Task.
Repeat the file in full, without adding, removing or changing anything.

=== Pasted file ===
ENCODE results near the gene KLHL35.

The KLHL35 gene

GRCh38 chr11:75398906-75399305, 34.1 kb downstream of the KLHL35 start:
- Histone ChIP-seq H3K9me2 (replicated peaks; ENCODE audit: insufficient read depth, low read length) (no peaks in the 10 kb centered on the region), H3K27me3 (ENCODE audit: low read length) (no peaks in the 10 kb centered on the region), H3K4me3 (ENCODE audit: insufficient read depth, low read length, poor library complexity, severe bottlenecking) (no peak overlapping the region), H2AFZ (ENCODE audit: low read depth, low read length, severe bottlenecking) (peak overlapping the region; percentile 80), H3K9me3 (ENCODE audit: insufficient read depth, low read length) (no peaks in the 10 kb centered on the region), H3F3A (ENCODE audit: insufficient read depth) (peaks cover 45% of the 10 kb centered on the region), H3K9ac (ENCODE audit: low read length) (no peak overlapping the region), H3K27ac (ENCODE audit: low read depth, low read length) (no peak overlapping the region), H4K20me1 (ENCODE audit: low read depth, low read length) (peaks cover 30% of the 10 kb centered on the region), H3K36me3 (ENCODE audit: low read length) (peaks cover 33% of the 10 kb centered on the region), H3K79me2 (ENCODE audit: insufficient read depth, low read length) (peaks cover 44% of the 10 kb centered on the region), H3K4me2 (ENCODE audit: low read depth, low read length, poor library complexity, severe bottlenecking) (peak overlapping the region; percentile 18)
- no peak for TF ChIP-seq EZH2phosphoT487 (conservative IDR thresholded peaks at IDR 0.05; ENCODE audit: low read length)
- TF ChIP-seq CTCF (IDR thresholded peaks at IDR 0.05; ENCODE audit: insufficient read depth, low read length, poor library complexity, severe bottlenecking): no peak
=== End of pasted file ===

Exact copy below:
ENCODE results near the gene KLHL35.

The KLHL35 gene

GRCh38 chr11:75398906-75399305, 34.1 kb downstream of the KLHL35 start:
- Histone ChIP-seq H3K9me2 (replicated peaks; ENCODE audit: insufficient read depth, low read length) (no peaks in the 10 kb centered on the region), H3K27me3 (ENCODE audit: low read length) (no peaks in the 10 kb centered on the region), H3K4me3 (ENCODE audit: insufficient read depth, low read length, poor library complexity, severe bottlenecking) (no peak overlapping the region), H2AFZ (ENCODE audit: low read depth, low read length, severe bottlenecking) (peak overlapping the region; percentile 80), H3K9me3 (ENCODE audit: insufficient read depth, low read length) (no peaks in the 10 kb centered on the region), H3F3A (ENCODE audit: insufficient read depth) (peaks cover 45% of the 10 kb centered on the region), H3K9ac (ENCODE audit: low read length) (no peak overlapping the region), H3K27ac (ENCODE audit: low read depth, low read length) (no peak overlapping the region), H4K20me1 (ENCODE audit: low read depth, low read length) (peaks cover 30% of the 10 kb centered on the region), H3K36me3 (ENCODE audit: low read length) (peaks cover 33% of the 10 kb centered on the region), H3K79me2 (ENCODE audit: insufficient read depth, low read length) (peaks cover 44% of the 10 kb centered on the region), H3K4me2 (ENCODE audit: low read depth, low read length, poor library complexity, severe bottlenecking) (peak overlapping the region; percentile 18)
- no peak for TF ChIP-seq EZH2phosphoT487 (conservative IDR thresholded peaks at IDR 0.05; ENCODE audit: low read length)
- TF ChIP-seq CTCF (IDR thresholded peaks at IDR 0.05; ENCODE audit: insufficient read depth, low read length, poor library complexity, severe bottlenecking): no peak